A few months ago, while still living in Washington, I found myself at the library. What a great place to be. While searching through the photography books I came across this book by Fine Art Photographer Linda Butler. Her black and white photographs captivated me and I sat there looking at every page of her large book. I love a beautiful black and white photo and I love even more one with a story. Her book was a chilling read and sight. I hope to someday be a part of and to capture with my camera an event like this. I wish I could have found more images of the book so you can see the beautiful images she captured of those effected by the Chinese Government's decision to create Dams along the Yangtze river and the demolishing of villages lining the river. Below are excerpts from her website, here. If you are interested there are a few more images from the book, here.
About the book
Yangtze Remembered is a portrait of the Yangtze River and its people before, during, and after the completion of the Three Gorges Dam. In June 2003, when the initial phase of the dame was finished, its reservoir inundated more than 300 miles of the Yangtze River Valley. An estimated 1.3 million people are being relocated as the sites of 1500 cities, towns, and villages disappear beneath the dark waters. While the old cities are destroyed, huge construction projects are transforming the landscape: dikes, bridges, and apartment towers are spring up.
Between 2000 and 2003, Linda Butler made eight trips to produce this historical record of the Yangtze before it was irrevocably changed. Informal portraits of local inhabitants preserve a record of the people as they carry pigs to market, load all their household furnishings into a boat, or play badminton on a village street. Intimate still-life images of interiors revel the contents of homes before they were destroyed. Lyrical photographs of dramatic vistas are paired with images showing the ravages visited on this region by coal mining and erosion.
Accompanying the images is the photographer's travel commentary, which reads like a fascinating series of short stories. Butler’s words describe the struggles of the common people as they come to terms with the destruction of their homes and lives, as well as the environmental controversies surrounding the construction of the dam. Yangtze Remembered is both a measured and a passionate book. The powerful images reveal much that we have never seen before and can never see again.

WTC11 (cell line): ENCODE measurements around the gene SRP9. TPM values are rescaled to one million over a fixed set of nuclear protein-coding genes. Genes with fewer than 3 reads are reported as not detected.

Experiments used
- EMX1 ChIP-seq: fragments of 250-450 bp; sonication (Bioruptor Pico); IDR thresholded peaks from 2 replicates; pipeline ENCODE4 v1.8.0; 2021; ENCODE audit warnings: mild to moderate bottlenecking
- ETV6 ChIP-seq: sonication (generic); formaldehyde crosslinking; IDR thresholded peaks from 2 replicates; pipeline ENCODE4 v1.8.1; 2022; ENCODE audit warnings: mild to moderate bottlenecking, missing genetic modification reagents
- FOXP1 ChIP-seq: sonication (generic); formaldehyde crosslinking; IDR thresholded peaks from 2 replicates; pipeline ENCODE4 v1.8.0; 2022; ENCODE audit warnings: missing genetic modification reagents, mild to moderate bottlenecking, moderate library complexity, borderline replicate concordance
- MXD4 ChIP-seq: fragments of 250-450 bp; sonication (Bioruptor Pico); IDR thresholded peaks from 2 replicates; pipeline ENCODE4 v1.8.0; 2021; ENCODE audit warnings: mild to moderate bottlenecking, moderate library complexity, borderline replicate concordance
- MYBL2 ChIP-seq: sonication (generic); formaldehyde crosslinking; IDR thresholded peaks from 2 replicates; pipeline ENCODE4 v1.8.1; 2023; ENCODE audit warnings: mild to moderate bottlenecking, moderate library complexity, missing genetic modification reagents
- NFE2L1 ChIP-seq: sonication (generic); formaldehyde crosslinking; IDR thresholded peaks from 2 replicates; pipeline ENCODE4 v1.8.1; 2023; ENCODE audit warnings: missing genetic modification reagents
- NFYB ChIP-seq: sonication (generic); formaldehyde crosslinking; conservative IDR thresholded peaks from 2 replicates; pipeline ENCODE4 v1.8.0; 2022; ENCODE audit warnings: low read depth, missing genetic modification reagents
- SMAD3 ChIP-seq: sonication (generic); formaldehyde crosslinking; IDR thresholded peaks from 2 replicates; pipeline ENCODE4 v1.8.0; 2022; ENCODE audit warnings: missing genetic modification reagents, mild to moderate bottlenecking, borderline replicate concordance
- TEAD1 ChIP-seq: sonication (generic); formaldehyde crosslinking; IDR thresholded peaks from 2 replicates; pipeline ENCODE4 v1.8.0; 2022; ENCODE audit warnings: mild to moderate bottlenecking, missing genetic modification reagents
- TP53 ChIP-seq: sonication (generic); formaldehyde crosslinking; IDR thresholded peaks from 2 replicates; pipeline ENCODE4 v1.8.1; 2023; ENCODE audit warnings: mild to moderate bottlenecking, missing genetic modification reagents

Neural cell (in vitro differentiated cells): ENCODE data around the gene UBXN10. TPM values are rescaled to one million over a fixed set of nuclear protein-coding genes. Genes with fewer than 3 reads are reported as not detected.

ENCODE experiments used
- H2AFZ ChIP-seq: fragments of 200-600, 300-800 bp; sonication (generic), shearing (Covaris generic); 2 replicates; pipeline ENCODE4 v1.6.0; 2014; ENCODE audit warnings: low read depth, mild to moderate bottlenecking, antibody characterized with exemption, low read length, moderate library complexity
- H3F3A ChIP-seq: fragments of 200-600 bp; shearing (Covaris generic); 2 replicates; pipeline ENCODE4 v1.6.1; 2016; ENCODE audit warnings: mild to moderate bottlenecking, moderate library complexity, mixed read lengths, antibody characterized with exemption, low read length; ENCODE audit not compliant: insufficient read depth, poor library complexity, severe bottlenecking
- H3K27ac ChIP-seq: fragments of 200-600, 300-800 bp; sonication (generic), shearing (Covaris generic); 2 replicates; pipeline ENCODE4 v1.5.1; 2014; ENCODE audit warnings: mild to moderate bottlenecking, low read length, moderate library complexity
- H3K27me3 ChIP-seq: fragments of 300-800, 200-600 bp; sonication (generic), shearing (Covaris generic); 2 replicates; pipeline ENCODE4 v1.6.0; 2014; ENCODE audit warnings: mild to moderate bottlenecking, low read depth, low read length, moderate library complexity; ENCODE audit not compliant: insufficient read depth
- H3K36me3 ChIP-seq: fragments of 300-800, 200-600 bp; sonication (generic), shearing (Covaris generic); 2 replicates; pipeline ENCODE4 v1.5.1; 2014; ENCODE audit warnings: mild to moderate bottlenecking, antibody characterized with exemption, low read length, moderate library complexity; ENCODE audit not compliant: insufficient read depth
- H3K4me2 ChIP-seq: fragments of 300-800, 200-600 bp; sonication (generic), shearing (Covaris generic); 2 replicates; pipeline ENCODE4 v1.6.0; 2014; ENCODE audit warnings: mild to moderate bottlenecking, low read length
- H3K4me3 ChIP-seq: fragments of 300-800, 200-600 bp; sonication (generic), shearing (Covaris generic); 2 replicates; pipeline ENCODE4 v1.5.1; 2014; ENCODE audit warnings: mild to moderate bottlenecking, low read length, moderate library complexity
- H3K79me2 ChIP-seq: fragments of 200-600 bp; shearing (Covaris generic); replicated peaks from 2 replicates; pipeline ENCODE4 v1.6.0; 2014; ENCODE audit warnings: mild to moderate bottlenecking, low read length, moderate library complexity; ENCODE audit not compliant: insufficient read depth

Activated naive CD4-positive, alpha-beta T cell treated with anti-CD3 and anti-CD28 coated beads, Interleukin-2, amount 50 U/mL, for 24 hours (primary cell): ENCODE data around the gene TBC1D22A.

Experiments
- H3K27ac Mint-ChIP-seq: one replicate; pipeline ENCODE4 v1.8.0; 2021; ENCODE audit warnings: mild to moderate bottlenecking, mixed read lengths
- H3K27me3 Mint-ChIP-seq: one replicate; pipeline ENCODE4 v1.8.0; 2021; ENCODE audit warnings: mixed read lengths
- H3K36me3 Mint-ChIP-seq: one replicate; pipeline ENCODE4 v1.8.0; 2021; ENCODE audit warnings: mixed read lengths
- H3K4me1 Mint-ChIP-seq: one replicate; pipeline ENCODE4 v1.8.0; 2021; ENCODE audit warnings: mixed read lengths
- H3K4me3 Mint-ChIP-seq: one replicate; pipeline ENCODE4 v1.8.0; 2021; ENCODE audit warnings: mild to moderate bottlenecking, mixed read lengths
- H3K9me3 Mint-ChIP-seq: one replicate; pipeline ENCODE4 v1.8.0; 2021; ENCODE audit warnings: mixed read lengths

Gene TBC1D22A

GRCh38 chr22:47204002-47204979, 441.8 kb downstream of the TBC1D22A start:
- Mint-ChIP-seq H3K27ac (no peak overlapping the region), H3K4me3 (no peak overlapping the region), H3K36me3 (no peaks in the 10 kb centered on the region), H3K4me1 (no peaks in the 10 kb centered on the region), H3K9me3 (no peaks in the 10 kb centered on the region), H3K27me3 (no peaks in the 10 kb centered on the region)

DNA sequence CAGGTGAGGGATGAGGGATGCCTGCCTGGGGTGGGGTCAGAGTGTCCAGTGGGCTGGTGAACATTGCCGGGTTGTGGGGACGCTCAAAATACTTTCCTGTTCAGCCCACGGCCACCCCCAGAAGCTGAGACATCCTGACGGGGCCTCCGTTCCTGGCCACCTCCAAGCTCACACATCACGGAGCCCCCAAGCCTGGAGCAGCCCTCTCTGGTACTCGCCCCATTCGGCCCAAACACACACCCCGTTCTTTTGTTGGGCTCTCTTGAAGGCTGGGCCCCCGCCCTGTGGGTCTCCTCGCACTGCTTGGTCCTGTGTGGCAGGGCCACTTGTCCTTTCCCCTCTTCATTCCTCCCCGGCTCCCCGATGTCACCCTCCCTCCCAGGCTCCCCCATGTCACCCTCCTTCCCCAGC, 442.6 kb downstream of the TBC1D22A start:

The introduction to the book Yangtze Remembered: The River Beneath the Lake
During much of human history, the waters of the Yangtze River have provided the primary route of transportation through the southern half of China. The 3900-mile-long river is slightly longer than the Mississippi-Missouri, but its role in the development of civilization is far more pivotal. It is the third longest river in the world, and, until recently, arguably the most dangerous. For centuries, it has fascinated artists, poets, and travelers who have immortalized its beautiful mountains, wild rapids, and diverse moods.
In 1992 when the Chinese government made the decision to build the Three Gorges Dam, travel agents offered last-chance tours of the Yangtze. Between 1993-2002, tens of thousands of tourists from Taiwan, Japan, Europe, and the U.S. were propelled through its gorges in cruise ships. In fall, 2000, I joined that pilgrimage. The river was only vaguely related to the romanticized image I’d imagined. The air was polluted, the towns were blackened by particles of coal, the weather was rainy, and the poverty of the people was evident. Yet I was fascinated by the beauty of the Three Gorges, by the human industriousness along the river’s edge, and by the history imbedded in its hills and towns.